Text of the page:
Researchers at Asan Medical Center (AMC) have developed a method that uses artificial intelligence technology to quickly and accurately identify microscopic bronchi in the lungs hard to detect even through precise medical images.
The hospital expects that the new technology will help detect severe lung diseases such as asthma and chronic obstructive pulmonary disease (COPD) sooner.
The team, led by Professors Kim Nam-gook and Seo Bum-joon at the hospital, developed an AI platform that can identify the body's bronchus with an accuracy of about 90 percent in an average of two minutes just by looking at chest computed tomography (CT) images.
To accurately diagnose severe lung diseases such as asthma, COPD, and interstitial lung disease, it is necessary to analyze microscopic bronchi.
Notably, it is essential to know the wall thickness of the bronchial tubes, as the wall becomes thicker after fighting airborne bacteria or allergenic substances. However, the bronchus has numerous bronchi with a thickness of less than one millimeter, making it hard to detect with medical imaging devices. Also, it is not easy to grasp the depth accurately as respiration or movement of the heart influences the results.
To solve such problems, the researchers developed an AI platform that can quickly and accurately analyze not only microscopic bronchial structures but also thicknesses.
The researchers developed the system by using a 2.5D convolutional neural network (CNN) and taught it by providing chest CT images of 59 patients with pulmonary disease.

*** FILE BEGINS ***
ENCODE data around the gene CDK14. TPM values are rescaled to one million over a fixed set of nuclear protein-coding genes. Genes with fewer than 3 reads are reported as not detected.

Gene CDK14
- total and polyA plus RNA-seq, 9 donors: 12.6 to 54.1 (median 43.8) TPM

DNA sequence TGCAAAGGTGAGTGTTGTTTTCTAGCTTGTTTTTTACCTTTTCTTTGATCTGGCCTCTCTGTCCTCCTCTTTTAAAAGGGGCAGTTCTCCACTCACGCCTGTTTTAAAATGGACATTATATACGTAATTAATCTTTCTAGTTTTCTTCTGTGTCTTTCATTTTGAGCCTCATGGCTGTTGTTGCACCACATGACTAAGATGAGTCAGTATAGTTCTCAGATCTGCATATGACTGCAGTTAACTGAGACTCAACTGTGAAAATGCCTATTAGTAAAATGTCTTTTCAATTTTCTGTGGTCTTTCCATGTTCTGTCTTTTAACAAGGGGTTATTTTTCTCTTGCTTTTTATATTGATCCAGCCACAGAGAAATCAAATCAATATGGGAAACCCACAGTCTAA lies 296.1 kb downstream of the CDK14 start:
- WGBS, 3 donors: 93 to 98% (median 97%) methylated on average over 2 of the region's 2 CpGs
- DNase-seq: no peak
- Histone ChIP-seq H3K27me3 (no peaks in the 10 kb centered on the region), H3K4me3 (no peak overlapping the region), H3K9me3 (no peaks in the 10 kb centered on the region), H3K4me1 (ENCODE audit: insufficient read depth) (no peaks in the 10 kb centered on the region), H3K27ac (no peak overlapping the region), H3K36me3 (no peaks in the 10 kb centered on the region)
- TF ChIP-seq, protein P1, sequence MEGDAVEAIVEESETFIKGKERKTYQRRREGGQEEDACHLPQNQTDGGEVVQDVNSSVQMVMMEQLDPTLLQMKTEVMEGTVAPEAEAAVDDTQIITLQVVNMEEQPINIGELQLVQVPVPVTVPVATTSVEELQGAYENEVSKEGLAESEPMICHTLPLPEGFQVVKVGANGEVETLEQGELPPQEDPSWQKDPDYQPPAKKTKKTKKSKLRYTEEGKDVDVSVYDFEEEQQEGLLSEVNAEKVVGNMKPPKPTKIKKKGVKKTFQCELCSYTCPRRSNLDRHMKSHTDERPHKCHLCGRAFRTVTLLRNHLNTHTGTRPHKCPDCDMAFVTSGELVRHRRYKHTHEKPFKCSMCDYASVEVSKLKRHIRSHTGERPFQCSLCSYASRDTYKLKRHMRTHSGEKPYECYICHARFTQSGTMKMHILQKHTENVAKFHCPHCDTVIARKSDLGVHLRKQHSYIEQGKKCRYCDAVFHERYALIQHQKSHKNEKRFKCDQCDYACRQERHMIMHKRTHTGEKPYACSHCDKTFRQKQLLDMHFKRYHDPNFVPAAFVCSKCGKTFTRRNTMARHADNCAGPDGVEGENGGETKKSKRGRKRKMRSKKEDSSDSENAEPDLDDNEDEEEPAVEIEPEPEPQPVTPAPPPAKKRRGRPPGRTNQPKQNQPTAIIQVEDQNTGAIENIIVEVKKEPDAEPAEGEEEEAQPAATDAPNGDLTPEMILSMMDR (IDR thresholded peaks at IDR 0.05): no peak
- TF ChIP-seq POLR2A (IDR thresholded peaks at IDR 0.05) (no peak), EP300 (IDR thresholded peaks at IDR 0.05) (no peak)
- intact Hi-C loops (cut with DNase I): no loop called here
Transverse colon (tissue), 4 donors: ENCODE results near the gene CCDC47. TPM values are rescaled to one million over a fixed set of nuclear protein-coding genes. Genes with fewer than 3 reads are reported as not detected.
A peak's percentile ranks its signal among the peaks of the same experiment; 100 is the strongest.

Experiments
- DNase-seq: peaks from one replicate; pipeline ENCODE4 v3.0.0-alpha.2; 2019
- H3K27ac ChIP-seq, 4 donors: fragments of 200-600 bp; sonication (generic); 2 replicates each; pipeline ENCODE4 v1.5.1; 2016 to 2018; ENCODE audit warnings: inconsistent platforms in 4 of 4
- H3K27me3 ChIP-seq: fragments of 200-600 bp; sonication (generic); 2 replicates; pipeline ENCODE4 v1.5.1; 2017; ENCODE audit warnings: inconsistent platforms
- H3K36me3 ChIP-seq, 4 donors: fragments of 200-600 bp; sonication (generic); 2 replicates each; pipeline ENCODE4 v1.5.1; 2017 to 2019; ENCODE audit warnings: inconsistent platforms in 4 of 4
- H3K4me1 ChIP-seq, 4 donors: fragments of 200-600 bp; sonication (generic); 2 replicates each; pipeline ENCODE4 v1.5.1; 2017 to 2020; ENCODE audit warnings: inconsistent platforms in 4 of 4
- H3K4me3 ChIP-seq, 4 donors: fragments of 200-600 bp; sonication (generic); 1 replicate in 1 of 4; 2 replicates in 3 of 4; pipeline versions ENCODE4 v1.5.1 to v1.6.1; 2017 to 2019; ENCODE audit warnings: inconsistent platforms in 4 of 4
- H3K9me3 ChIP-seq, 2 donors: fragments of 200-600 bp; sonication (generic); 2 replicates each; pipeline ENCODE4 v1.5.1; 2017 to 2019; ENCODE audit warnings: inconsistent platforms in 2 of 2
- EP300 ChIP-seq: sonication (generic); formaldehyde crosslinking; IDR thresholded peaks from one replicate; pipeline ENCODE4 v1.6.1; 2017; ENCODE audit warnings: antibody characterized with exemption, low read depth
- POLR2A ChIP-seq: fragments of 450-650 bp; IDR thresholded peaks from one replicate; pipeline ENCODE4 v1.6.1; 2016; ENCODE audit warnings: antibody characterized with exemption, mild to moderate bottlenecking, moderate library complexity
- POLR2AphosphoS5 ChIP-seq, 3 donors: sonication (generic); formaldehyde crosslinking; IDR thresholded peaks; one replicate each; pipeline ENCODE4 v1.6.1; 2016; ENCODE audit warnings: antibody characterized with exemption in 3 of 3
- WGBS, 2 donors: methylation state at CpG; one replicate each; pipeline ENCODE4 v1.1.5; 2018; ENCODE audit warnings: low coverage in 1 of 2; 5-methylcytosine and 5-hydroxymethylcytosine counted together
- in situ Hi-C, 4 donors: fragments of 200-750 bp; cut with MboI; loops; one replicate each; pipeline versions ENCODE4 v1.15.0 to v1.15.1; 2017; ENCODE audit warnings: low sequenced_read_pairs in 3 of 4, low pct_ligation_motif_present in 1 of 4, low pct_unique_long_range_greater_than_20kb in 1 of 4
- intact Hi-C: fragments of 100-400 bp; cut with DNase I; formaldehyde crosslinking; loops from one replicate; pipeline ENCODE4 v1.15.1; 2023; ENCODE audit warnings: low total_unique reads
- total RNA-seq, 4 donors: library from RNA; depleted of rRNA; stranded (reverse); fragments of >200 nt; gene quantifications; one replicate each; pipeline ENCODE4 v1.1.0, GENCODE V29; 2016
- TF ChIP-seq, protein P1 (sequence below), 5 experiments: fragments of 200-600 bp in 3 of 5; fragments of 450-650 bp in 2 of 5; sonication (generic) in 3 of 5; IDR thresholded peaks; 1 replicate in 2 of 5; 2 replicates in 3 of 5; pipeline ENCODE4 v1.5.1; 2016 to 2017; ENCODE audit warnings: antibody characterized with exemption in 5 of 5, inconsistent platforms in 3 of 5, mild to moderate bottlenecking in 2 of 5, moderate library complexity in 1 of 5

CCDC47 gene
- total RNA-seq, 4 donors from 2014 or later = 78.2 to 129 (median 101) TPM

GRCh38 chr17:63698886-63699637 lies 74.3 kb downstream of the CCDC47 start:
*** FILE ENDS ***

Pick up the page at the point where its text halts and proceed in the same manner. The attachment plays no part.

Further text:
2.5D CNN is a deep-learning based technology that shows 3D images by synthesizing several pieces of horizontal, vertical, and height photographs of specific objects. As it learns 3D image, it can analyze accurately from various angle.
After developing the test image, the team tested the effectiveness of the platform using 10 chest CT images of the lung disease patients, while conducting a final test to confirm the accuracy and the analysis speed of the device by analyzing the chest CT images of eight lung patients with the invention.
As a result, the platform detected the bronchial wall thickness with an accuracy of 90 percent in an average time of two minutes.
“Due to various circumstantial constraints, medical staff cannot find 100 percent of bronchi in medical images,” Professor Kim said. “Therefore, an accuracy of 90 percent after two minutes can be looked as very accurate.”
Radiologists will be able to diagnose and treat severe lung diseases more rapidly by using the hospital’s new technology to analyze chest CT images, he added.
Medical Image Analysis published the results of the study.